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Georgia Scorcher's vertical loop element.
|Six Flags Over Georgia|
|Opening date||May 8, 1999|
|Type||Steel – Stand-up|
|Manufacturer||Bolliger & Mabillard|
|Lift/launch system||Chain lift hill|
|Height||107 ft (33 m)|
|Drop||101 ft (31 m)|
|Length||3,000 ft (910 m)|
|Speed||54 mph (87 km/h)|
|Max vertical angle||52°|
|Capacity||1300 riders per hour|
|Height restriction||54 in (137 cm)|
|Trains||2 trains with 8 cars. Riders are arranged 4 across in a single row for a total of 32 riders per train.|
Flash Pass Available
Georgia Scorcher at RCDB|
Pictures of Georgia Scorcher at RCDB
Georgia Scorcher (or simply Scorcher) is a stand-up roller coaster at Six Flags Over Georgia. The second design from Bolliger & Mabillard to be built at the park, Georgia Scorcher opened in May 1999 as the last new stand-up roller coaster to have been constructed anywhere on Earth. Georgia Scorcher is 107 feet (33 m) tall and has a track length of 3000 feet (910 m) and a top speed of 54 mph (87 km/h). The attraction's tagline is "Put your feet to the fire."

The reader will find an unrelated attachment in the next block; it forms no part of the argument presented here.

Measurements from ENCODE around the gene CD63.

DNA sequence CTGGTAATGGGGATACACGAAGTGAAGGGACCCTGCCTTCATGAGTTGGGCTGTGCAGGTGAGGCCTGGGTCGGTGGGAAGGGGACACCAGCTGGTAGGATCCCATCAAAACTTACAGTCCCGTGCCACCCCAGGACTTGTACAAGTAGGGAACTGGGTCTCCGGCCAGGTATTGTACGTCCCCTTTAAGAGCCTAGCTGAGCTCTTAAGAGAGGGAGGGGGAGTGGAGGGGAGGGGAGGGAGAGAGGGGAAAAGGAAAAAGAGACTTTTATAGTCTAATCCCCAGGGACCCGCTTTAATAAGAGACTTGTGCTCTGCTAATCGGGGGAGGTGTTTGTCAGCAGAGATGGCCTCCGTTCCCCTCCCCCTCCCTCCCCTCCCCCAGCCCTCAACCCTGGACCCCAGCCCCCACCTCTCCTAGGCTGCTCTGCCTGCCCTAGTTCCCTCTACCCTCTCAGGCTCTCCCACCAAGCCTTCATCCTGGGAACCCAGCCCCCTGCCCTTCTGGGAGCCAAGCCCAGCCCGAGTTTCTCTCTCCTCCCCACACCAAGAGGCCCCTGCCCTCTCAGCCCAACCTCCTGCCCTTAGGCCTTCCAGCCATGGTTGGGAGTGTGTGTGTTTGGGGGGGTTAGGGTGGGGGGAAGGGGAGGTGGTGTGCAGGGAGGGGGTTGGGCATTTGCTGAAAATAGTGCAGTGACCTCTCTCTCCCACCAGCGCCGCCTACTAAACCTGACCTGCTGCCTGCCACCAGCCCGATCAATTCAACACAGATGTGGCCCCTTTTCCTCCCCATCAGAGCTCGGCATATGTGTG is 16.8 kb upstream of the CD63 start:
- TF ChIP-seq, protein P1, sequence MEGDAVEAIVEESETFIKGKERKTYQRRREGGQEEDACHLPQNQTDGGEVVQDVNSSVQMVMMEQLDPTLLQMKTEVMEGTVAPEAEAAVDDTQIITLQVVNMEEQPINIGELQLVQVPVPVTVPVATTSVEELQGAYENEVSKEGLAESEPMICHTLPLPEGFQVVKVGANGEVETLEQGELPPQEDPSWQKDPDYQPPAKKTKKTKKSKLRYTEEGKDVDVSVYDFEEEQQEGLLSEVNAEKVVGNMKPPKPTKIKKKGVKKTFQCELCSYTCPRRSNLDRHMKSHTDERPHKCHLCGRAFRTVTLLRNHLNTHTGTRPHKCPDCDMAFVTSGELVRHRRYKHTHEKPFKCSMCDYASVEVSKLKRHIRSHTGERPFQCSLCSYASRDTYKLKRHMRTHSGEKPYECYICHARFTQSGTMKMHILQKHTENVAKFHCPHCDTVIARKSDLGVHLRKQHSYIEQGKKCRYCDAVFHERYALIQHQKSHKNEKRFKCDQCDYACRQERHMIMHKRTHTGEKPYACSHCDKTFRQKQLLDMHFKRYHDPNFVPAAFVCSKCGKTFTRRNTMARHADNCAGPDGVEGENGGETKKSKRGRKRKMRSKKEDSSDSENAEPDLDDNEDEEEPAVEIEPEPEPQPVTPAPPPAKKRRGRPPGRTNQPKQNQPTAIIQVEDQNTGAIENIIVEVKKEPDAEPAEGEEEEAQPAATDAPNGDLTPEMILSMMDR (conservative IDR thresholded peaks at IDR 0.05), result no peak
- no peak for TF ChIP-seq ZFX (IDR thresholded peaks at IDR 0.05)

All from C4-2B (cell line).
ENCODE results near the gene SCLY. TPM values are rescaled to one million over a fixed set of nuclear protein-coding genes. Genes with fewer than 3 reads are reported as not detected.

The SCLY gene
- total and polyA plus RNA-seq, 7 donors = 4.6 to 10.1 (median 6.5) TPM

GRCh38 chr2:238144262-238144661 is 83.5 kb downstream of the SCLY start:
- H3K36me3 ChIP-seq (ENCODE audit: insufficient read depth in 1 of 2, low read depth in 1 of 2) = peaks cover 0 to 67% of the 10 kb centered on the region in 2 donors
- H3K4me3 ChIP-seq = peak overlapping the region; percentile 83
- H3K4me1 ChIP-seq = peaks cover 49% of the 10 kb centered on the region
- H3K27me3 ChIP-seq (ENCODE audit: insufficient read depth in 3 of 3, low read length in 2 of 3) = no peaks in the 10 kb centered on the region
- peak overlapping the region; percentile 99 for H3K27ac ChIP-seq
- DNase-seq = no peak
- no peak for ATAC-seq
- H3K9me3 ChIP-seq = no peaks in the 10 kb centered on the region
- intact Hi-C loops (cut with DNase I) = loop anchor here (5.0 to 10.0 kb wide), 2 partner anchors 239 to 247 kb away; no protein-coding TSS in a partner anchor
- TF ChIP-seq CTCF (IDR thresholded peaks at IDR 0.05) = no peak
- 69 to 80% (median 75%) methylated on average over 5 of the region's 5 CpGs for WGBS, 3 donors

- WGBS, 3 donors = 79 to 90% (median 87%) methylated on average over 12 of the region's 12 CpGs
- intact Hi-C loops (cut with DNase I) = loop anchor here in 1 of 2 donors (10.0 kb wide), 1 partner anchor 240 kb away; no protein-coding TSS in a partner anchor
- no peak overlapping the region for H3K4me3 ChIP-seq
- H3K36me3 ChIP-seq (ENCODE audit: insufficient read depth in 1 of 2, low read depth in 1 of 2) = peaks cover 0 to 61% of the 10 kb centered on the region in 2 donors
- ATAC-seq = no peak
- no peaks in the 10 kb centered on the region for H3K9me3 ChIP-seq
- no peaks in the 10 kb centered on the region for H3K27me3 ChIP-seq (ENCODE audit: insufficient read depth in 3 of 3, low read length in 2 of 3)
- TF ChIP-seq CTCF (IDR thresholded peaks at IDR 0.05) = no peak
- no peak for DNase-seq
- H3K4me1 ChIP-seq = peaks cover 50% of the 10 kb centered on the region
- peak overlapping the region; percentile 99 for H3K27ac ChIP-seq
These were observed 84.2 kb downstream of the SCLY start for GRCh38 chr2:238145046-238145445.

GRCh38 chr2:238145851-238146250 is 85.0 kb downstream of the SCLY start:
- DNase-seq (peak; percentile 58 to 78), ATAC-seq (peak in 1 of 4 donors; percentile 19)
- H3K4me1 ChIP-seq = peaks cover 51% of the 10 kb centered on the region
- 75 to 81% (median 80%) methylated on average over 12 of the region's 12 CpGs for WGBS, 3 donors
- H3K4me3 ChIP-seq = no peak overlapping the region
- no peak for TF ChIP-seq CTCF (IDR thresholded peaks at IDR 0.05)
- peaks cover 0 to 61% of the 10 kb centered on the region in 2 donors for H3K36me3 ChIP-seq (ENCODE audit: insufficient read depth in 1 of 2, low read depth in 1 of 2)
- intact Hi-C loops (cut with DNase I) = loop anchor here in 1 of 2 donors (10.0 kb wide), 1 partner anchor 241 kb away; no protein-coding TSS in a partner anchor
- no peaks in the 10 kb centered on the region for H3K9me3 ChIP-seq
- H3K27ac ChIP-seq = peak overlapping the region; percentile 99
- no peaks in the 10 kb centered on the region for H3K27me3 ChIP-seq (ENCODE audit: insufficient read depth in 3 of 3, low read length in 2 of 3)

Georgia Scorcher is the third attraction to occupy this location in the Georgia section of the park. It replaced the Ragin' Rivers "wet-dry" raft slide tower that was added for the 1991 season, which itself replaced one of the two Log Jamboree log flumes.
Unlike Mantis, Chang and Riddler's Revenge, which opened at Cedar Point in 1996, Six Flags Kentucky Kingdom in 1997 and Six Flags Magic Mountain in 1998 respectively, Georgia Scorcher did not continue the trend of the world's tallest and fastest stand-up roller coasters. Its layout is more modest, in fitting with the long, narrow site selected for it.
Georgia Scorcher departs the station and climbs its 107-foot (33 m) lift hill. Then drops down a 101 ft drop. Then the roller coaster enters its 81-foot (25 m) vertical loop. It then climbs to the right, circling back towards the station before diving sharply down to the left, entering a non-inverting inclined loop that threads through the center of the vertical loop. After exiting the element, the roller coaster then climbs a small hill and is twisted over on its right side, twisting back as it enters its second inversion, a corkscrew.
The roller coaster climbs up to the left, crossing over the start of the lift hill, before diving down and performing a ground-level 270-degree helix turn, crossing itself again as it rises one final time to enter the brake run, returning to the station via a U-turn to the left.
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